I must say that this article and posts have not only been interesting but have made me laugh a lot, too – thank you.

    10. Yes, a clear improvement. The various changes that BMW made to their big coupe, culminating in the E9 also come to mind, from a time when BMW styling improved over time.

    11. Hi David. (I had approved but not looked at your comment before posting mine. Great minds, etc.)

      The BMW facelift is a good example of one that was similarly effective and successful. Good call.

    12. Hi Charles. That’s a great call. It was extraordinary just how successfully Triumph, with help from Michelotti, updated the 2000’s dated looks with relatively modest changes to the front wings and bonnet. Here’s the transformation:


      As you intimate, only on DTW could the excellent and well informed below-the-line dialogue could lead one along a train of thought from the Peugeot RCZ to the Triumph 2000. Chapeau all!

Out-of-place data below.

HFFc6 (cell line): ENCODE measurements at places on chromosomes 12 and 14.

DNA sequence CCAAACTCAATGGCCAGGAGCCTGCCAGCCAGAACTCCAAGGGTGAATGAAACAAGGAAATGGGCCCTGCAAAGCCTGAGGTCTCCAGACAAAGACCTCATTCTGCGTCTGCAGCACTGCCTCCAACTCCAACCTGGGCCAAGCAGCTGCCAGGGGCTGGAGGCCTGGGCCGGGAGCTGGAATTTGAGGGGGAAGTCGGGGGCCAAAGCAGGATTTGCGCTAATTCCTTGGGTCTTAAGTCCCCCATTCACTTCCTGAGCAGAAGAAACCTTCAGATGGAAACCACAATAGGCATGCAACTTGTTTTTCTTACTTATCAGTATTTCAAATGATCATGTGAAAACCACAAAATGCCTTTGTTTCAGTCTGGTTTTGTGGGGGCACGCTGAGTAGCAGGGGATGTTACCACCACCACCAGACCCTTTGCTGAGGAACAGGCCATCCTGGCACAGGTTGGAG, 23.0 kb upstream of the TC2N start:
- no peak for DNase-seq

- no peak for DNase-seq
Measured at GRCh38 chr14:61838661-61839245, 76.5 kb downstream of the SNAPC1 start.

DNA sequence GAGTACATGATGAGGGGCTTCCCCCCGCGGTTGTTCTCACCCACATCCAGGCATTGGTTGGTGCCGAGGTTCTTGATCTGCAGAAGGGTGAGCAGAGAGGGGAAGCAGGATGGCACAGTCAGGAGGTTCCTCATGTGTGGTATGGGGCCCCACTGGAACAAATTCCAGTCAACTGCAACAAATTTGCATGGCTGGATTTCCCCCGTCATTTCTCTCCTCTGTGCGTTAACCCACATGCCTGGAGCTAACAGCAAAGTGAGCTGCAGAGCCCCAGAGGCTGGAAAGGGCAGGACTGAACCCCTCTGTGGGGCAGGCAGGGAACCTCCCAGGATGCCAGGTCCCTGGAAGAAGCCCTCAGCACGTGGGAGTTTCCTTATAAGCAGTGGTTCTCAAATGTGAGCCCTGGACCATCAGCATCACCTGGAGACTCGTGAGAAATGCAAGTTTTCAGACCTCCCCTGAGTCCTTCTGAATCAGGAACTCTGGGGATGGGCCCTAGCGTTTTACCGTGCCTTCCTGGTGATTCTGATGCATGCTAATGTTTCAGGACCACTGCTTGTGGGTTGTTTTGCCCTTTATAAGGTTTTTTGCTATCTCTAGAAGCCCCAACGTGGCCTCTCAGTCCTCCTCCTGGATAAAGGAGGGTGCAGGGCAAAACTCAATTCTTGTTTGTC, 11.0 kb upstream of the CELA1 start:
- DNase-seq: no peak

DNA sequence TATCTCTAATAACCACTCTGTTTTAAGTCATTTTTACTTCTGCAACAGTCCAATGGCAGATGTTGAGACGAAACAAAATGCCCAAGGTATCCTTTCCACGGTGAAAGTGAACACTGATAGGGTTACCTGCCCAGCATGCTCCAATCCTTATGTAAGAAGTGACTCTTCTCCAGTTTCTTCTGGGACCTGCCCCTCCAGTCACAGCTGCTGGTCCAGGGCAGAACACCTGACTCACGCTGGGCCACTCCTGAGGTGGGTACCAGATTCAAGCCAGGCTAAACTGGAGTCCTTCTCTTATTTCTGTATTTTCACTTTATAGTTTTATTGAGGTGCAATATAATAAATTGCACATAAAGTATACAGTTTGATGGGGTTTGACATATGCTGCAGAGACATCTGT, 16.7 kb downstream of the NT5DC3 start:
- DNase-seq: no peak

13. gooddog: nail absolutely on the head with the DS. Thanks for reminding me.

      Alexander: as a European, I often think we’re lucky not to have Acura around. From what I can tell there are some nice cars (well, ‘nice’: the NSX and an Integra Type R were sold as Acuras in the States), but overall it seems to make even less sense than Infiniti. Including the model designations.

      Thanks, David 🙂

      Richard: in retrospect, the 406 facelift signals to me the point where Peugeot stopped taking care of the proportions of their designs, not coincidentally around the same time that they stopped their association with Pininfarina. On small scale, it starts the trend of cartoonish proportions and details that only very distantly relate to anything automotive (like cramming those headlights into a space they don’t really want to go). Up to the 406, the designs make visual sense to me. After that, I can often see what they’re trying to communicate (‘something something sporty’ diffuser thing on the 308CC, for instance), but it gets all muddled. Partly, that feels like clumsiness, partly like a lack of direction or concentration. Arguably, the rather cartoonish but nicely turned out current 208 shows they’ve gotten on top of that new direction, but they inflicted some real damage along the way.